Tuesday, February 12, 2019

The Writing on the Wall?

Many people I know who are in their mid-50s are "retiring." They're leaving jobs they've held for long periods of time, sometimes decades, to do something else.

Some are leaving to take care of grandchildren. Some, like me, have health issues. Some want to travel and live life before time takes its toll on their knees and hips.

I wonder, though, if deep down we don't see the writing on the wall. We're not going to have the longevity of our forefathers. The health care is not going to be there, and what is there will be unaffordable, unless there are great changes in that industry.

Social Security may not be available when I hit the age to draw it. I still have a ways to go to get there, so it's not a stretch for that to be a concern. My husband now expects to die working, even if that means he's 80 years old. He likes to work but I'd like for him to not be working at 80.

The folks I know who are ending careers do not seem to me to be overly wealthy. Usually what I see are women stepping down, with husbands still on the job. Maybe they have enough saved to cushion the blow, or maybe these women are moving into other work arenas that I know nothing of.

Still, it's an unsteady future those of us who are at the low-end of the Baby Boomer generation, and Generation X, face. (I missed the Generation X label by a year and I identify more with that generation than the Baby Boomer one.)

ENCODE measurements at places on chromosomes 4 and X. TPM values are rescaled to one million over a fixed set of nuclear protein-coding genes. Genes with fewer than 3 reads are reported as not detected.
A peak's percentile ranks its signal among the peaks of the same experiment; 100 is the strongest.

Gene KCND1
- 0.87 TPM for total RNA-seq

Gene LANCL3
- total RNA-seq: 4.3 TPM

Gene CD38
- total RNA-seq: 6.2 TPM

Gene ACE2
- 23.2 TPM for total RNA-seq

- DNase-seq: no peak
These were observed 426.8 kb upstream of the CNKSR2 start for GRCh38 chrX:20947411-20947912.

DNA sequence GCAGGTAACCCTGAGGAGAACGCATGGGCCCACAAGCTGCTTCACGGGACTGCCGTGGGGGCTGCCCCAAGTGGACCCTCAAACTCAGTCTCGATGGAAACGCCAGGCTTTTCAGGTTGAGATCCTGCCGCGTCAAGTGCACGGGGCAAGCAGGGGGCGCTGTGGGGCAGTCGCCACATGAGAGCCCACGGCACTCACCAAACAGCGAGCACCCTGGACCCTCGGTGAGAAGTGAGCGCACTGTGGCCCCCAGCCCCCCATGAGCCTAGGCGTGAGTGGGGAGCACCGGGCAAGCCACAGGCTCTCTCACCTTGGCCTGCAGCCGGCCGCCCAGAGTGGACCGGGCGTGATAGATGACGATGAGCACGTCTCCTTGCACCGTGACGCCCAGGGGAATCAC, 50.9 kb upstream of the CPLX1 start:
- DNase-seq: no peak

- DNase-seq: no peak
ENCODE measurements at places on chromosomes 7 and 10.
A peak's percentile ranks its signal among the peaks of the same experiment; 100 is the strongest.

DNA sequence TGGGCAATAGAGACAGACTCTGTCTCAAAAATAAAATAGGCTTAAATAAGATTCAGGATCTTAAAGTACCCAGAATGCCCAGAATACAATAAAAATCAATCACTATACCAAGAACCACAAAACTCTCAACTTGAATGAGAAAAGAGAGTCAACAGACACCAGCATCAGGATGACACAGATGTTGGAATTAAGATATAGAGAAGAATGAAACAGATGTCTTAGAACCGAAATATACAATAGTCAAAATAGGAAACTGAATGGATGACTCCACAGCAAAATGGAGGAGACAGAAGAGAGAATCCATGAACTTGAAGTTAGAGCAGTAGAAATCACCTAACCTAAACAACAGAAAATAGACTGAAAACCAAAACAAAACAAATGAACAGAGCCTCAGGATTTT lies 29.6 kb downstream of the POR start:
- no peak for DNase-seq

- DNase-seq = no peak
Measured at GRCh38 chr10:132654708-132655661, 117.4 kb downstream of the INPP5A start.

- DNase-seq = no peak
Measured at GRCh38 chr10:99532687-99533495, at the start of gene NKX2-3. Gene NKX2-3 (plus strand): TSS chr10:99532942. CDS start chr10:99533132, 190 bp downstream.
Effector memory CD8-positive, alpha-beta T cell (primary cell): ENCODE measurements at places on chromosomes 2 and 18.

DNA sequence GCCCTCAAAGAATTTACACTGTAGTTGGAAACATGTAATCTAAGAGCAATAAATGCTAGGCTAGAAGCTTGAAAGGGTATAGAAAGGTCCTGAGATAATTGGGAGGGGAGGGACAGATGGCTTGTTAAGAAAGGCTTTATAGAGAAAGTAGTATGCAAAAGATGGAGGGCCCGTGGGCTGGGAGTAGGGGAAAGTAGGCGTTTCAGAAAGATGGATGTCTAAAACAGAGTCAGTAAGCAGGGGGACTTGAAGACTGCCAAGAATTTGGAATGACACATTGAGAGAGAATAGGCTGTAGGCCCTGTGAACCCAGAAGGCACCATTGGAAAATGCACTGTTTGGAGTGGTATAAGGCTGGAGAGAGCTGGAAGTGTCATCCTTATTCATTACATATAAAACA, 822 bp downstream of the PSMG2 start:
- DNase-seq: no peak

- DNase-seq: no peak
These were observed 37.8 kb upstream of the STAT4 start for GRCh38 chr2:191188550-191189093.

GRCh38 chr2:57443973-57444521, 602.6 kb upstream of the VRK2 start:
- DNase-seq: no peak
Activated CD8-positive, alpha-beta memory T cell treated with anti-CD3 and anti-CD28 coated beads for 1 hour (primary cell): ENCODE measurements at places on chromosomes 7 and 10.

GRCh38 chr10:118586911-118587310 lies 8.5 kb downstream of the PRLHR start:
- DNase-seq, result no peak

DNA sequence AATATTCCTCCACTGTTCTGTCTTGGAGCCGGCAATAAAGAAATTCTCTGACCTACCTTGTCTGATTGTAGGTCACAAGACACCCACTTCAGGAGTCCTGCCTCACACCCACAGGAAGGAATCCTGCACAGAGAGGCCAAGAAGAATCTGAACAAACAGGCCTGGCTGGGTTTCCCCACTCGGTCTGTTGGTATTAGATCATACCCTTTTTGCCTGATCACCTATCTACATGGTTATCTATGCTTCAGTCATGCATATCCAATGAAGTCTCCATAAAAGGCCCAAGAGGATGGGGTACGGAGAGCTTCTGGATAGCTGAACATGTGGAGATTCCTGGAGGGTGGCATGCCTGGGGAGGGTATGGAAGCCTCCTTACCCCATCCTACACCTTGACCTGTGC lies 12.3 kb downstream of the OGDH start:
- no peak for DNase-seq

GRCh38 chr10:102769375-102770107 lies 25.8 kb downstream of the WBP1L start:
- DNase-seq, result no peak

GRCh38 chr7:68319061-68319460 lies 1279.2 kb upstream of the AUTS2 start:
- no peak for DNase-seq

A recent story from marketwatch.com says Gen X "may already be financially worse off than other generations in a number of ways."

The article lists credit card debt, loads of spending on non-essentials (like eating out), and lack of savings for retirement as problems for Gen X.
“While Generation X continues to struggle with saving and spending, millennials — although not without their own unique financial challenges — seem better positioned for retirement than their closest predecessors. Median retirement savings for Gen X is only $35,000, the same median amount as millennials, despite Gen Xers being much closer to retirement,” according to a study of 3,000 Americans by Allianz Life.

Additionally, having children with financial demands (even if they are adults) plus caring for aging parents (Baby Boomers) is also crunching the financial stability of this generation.

All of this makes me wonder if the people I see retiring, including myself, aren't realizing that the retirement you see on TV where you go play tennis and golf are simply dreams that will never materialize.

Perhaps stepping out of the workforce pre-retirement age is a way to spit in the face of the establishment, that free market that wants everyone enslaved to a corporation until you're 75 years old.

Or maybe we're all just tired.

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